remembers the much exploited and spoilt beauty spots of Dorset and Devon one feels nervous for the future of these lesser known but equally charming sea-combes of Sussex.
A short distance from the haven a steep gulley leads to the beach with a convenient chain and rope to prevent too sudden a descent. It has been suggested that through this gap the Romans passed from their moored fleets to the fortified settlements above. It was at one time possible to descend by another opening higher up the cliff to a ledge called "Puck Church Parlour." This is now inaccessible except to seabirds. The well-known view of the "Seven Sisters" is taken hereabouts and the disused "Belle Tout" lighthouse stands up well on the western slopes of Beachy Head, looking no distance across the Cuckmere bay.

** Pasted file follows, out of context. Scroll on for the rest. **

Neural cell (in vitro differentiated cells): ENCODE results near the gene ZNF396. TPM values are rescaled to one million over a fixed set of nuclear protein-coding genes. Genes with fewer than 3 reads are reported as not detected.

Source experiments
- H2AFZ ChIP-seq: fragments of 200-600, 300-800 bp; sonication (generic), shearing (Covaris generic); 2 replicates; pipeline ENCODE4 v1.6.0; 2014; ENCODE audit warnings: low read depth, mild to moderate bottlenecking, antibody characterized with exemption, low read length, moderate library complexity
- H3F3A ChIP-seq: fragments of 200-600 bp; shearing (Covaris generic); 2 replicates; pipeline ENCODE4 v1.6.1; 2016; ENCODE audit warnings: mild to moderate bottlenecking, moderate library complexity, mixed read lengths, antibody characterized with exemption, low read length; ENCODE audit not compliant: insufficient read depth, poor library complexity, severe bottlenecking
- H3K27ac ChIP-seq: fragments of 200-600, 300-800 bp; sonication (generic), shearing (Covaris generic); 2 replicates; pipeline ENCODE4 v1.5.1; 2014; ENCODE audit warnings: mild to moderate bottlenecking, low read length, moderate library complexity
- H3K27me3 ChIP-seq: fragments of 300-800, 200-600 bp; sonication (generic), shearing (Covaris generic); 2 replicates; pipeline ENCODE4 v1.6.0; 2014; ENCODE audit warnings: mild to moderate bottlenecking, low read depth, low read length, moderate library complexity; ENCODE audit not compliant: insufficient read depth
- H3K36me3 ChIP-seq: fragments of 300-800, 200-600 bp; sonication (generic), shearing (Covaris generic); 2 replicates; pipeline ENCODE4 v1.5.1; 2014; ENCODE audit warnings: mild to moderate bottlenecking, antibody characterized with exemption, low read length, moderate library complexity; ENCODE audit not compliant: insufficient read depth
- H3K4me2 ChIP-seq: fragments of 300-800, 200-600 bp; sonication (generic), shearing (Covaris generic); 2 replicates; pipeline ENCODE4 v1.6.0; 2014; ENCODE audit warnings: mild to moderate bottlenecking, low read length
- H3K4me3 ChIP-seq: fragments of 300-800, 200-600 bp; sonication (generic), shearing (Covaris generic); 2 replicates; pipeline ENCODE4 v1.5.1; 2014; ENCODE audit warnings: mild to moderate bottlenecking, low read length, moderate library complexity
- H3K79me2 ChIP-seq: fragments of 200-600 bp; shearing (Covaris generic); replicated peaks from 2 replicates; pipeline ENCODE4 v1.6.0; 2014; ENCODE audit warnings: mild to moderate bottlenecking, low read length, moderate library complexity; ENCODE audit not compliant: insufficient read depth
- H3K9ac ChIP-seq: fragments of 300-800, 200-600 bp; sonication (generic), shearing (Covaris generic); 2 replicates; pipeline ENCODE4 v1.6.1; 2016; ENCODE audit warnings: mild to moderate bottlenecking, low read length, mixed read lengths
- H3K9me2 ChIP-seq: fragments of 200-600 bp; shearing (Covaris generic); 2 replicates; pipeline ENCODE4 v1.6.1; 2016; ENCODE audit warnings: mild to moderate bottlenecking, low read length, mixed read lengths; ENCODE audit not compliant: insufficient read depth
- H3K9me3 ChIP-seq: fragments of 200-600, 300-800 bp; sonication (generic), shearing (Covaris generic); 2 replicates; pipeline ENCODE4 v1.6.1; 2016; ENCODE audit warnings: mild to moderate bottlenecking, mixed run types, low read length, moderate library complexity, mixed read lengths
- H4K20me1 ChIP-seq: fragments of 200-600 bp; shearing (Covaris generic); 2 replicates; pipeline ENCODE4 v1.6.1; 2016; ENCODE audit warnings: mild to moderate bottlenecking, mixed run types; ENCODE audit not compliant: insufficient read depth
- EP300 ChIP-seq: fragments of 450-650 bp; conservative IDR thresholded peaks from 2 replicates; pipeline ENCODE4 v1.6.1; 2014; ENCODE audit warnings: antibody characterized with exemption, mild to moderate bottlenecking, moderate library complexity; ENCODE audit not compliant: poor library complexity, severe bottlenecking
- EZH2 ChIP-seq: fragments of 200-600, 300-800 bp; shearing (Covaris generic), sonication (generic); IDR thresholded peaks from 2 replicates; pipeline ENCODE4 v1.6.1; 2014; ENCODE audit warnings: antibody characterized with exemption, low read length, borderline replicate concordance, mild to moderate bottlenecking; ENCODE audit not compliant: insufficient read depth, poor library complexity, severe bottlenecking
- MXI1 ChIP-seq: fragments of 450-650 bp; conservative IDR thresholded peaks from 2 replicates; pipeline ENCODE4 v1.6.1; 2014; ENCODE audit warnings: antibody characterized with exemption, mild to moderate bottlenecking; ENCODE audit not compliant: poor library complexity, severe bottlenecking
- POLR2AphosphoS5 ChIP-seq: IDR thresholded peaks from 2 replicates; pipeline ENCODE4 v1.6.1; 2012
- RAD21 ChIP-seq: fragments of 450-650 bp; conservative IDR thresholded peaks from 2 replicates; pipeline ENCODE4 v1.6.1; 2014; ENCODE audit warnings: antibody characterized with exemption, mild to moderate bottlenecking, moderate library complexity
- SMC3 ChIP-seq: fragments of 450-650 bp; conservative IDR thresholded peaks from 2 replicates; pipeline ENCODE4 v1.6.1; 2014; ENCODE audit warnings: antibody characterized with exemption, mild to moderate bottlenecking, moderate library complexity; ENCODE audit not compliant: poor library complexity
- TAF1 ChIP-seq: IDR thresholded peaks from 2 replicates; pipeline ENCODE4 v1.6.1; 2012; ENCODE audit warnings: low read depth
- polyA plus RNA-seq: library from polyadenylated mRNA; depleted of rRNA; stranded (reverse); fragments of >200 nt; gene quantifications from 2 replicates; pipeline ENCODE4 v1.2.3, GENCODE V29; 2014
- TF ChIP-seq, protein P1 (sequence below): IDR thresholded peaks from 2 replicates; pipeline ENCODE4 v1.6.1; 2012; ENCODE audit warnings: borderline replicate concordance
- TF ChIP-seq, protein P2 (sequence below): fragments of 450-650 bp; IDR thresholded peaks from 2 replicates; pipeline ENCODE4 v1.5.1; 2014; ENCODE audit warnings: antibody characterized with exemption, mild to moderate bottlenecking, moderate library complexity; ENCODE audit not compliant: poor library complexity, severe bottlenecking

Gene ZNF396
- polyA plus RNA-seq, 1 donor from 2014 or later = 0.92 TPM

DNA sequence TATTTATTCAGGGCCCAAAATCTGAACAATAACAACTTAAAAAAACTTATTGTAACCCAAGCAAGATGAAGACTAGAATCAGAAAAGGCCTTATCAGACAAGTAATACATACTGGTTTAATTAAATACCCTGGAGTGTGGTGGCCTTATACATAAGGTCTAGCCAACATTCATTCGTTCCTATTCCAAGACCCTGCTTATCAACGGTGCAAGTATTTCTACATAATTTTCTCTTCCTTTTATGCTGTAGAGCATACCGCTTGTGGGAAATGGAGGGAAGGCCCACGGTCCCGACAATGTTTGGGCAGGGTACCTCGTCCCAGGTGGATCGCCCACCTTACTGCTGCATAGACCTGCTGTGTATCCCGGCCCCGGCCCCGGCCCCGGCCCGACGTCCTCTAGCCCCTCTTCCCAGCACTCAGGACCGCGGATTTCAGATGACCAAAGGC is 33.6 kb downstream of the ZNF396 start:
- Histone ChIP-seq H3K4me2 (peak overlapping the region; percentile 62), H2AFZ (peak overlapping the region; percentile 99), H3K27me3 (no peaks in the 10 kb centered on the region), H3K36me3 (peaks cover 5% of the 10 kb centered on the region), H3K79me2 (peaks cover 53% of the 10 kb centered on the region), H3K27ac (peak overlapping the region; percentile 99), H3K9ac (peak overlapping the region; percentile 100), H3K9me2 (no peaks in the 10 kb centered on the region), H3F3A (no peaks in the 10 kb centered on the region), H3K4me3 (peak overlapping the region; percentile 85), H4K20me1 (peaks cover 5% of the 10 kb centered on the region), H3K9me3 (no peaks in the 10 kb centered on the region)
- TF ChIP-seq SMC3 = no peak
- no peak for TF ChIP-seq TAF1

On the way from Litlington a slight divergence of half a mile or so might have been made to West Dean; this is a most sequestered little hamlet, famous only as the meeting place between the great Alfred and Asser, though some authorities claim the West Dean between Midhurst and Chichester as the authentic spot. There is a Norman arch in the tower of the church and also several canopied tombs and some good stained glass. Here is another priest's house even older than the one we have seen at Alfriston. George Gissing well describes the village and the surrounding country in his novel Thyrza.